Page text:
The gene-editing therapy, which was reportedly designed to treat blood disorders, could appear on the market by as soon as December.
The way CRISPR works is that it functions like a pair of "genetic scissors," chopping up sections of DNA so scientists can edit them by "snipping" specific portions and replacing those portions with new, artificial segments.
According to a 2012 paper that first announced the technology, CRISPR is basically a cheap and easy way to edit genes and create new genetically modified organisms (GMOs) – in this case, out of human beings.
Known as exa-cel therapy, the new CRISPR about to be released, known formally as Casgevy, is the world's first CRISPR therapy for humans to receive approval on the market.
CRISPR's inventers won a Nobel Prize in chemistry in 2020 for the discovery, which in recent years has been used to manipulate plants as a possible solution to "climate change." Only now is CRISPR about to be used on humans, despite the fact that it is highly risky.
(Related: Gene-edited salad greens are also coming soon to a grocery store near you – and no, they will not be labeled.)
Casgevy was designed to treat two specific blood conditions: sickle cell disease and beta thalassemia. Also known as sickle cell anemia, the former most commonly occurs in people of African or Caribbean descent and is known to cause debilitating pain.
Beta thalassemia, which can cause mild or severe anemia, is a similar condition that typically requires regular blood transfusions to treat.
Both of these genetic conditions are said to be caused by "errors" in the genes that regulate hemoglobin, a protein that lets red blood cells transport oxygen around the body. Both conditions can also be fatal if left untreated.
Developed by Vertex Pharmaceuticals and CRISPR Therapeutics, the technology was approved after just one study that followed only 29 out of 45 total participants for 16 months. Twenty-eight out of these 29 supposedly had no pain after one year, Nature reported.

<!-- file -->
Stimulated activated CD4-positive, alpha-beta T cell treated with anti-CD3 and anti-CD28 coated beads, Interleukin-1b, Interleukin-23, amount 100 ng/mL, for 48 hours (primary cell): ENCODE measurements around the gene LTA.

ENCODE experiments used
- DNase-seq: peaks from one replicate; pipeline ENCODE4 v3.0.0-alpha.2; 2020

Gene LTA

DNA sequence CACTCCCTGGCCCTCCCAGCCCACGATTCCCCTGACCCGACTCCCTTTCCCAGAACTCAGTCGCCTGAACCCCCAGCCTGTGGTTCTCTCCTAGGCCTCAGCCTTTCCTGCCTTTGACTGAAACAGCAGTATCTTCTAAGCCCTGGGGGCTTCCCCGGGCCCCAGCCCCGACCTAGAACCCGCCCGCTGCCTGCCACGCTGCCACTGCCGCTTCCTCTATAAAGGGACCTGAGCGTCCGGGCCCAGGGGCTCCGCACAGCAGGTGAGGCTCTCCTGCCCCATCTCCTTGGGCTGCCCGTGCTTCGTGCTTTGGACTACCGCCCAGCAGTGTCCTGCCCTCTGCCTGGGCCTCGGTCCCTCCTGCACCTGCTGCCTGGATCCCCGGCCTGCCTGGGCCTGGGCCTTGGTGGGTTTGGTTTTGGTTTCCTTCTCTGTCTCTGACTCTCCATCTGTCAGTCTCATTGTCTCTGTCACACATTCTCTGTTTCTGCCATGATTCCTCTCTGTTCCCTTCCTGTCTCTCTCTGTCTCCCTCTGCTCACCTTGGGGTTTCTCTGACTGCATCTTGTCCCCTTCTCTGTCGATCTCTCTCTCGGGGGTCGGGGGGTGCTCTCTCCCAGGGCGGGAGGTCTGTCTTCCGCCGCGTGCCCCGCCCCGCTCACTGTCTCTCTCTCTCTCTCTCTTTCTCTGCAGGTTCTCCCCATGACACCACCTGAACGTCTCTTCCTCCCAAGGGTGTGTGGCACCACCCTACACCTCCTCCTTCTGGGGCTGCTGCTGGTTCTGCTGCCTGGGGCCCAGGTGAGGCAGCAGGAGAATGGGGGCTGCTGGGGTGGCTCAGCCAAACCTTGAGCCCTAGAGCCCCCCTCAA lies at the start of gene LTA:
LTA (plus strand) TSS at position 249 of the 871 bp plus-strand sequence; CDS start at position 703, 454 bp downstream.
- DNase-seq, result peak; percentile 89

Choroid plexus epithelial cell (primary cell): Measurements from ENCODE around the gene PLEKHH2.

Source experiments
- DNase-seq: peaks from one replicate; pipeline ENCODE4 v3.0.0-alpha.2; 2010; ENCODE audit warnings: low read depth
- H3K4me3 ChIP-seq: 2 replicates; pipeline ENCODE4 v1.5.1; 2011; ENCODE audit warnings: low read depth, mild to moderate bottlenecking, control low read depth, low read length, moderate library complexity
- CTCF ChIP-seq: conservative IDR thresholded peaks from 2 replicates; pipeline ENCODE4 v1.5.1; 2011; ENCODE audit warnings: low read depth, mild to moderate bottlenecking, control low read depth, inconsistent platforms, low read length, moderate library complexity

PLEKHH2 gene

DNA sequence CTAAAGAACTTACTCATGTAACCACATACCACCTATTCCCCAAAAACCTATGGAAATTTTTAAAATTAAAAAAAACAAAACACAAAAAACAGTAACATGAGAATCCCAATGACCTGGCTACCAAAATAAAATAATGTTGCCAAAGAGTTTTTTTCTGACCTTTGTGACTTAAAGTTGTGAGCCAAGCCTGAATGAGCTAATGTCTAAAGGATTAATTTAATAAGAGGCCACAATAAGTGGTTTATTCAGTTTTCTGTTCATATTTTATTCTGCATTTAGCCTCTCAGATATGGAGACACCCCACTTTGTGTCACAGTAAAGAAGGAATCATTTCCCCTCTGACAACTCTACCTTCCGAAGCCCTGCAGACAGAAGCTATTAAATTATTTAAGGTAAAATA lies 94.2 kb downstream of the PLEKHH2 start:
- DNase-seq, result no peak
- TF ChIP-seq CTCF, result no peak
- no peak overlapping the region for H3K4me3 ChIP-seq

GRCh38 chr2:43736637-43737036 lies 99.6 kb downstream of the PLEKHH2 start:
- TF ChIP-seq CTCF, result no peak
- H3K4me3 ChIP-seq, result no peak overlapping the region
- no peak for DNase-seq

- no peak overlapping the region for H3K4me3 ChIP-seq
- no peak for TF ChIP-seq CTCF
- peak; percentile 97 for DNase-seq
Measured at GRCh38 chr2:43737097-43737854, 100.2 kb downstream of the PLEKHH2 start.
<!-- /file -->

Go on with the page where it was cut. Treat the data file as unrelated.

In a clinical trial for beta thalassemia, 39 of the 42 trial participants tracked did not end up needing a routine red blood cell transfusion for a full 12 months at least – without Casgevy, these same beta thalassemia patients require a blood transfusion every three to five weeks.
While the media and the companies they back that produce this kind of stuff are celebrating these amazing recoveries, what they are not telling people is that CRISPR comes with serious side effects, not the least of which include unexpectedly large deletions that result in even more serious genetic mutations.
"It is well established that CRISPR / Cas9 gene editing is not only prone to off-target genetic damage but also a wide range of unintended mutations even at the intended edit site," said Michael Antoniou, PhD., head of the Gene Expression & Therapy Group at King's College London. "This can negatively impact the function of multiple genes, which can lead to cancer."
"It is thus vital that those responsible for administering the gene editing therapy conduct unbiased genome-wide analysis of treated patients for potentially life-damaging DNA mutations. This is essential as it only takes one cell within the large pool of edited cells to go wrong and cause cancer."
In the meantime, a U.S. company is pushing a different but similar CRISPR technology called "base editing" that was reportedly designed to artificially reduce people's cholesterol levels.
More related news coverage about the genetic modification of humans can be found at GeneticLunacy.com.
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